One of the best-known sculptures in town, this piece depicts three jumping dolphins and has an interesting story to tell.
Puerto Vallarta became a Sister City with Santa Barbara CA on June 12th, 1973. over the years citizens of both communities have had all kinds of positive exchange, humanitarian missions, sojourns, donations and more. See website.
A friendship plaza was created, including this, The Friendship Fountain or Dancing Dolphins Fountain, which has now been moved behind the Arches to one side of the Naval Historical Museum.
This sculpture is similar to a bronze sculpture in Santa Barbara which he designed called the Bicentennial Friendship Fountain, the one in Puerto Vallarta is based on it, but in a different layout.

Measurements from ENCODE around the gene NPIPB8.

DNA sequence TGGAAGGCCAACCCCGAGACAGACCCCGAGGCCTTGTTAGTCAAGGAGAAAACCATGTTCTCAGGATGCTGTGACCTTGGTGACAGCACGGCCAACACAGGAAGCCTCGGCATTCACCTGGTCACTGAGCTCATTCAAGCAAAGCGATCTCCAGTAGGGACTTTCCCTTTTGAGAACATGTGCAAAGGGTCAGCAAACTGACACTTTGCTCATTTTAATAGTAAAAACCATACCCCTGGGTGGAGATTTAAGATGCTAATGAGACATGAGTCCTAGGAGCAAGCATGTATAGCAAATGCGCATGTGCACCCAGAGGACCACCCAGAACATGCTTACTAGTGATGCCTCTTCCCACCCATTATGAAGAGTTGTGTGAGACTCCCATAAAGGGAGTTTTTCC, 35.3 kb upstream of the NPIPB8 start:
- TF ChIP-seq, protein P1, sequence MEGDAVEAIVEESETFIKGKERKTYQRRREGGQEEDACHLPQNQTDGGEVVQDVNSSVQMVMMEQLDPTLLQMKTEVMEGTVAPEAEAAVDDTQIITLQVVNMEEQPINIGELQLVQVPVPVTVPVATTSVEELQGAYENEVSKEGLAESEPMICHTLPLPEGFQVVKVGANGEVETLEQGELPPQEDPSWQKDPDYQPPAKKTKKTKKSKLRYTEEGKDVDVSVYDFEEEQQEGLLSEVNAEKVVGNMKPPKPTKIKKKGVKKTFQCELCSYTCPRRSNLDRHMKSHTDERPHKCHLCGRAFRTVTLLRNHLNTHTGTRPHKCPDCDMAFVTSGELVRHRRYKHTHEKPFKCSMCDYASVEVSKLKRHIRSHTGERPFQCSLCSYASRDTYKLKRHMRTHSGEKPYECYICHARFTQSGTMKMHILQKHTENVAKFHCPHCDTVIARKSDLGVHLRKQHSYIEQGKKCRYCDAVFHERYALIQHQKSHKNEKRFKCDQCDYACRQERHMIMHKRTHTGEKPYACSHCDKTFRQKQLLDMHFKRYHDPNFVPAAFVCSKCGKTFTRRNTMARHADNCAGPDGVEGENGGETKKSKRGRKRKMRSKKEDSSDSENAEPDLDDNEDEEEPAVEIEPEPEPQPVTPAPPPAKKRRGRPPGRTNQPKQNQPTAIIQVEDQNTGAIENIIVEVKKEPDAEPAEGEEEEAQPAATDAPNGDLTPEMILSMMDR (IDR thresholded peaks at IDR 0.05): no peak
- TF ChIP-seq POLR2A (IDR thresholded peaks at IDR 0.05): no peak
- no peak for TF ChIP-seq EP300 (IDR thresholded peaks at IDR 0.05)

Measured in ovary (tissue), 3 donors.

James "Bud" Bottoms is the artist that created the sculpture, Octavio González Gutiérrez was in charge of the sculpting work and putting it together. Octavio González mentions that the elements were sent separately and he was left with the task of putting the thing together, so he did it as he most liked it.
I feel the original sculpture in California has an air of dynamics and movement, plus team work, whereas the Vallarta version has more a feeling of love and tenderness. I like them both.
The fountain and sculpture were finished in 1987. The artist himself calls it "Dancing Dolphins Fountain".
The use of dolphins is inspired by a Chumash Indian myth in which the Earth Goddess, Hutash creates a rainbow bridge, Wishtoyo, to help the Indians cross over to the mainland, along the way some looked down (despite being told not to do so) and fell off the bridge, to prevent them from drowning they were transformed into dolphins and since then the Chumash have considered them as brothers.
Author: M. A. Gallardo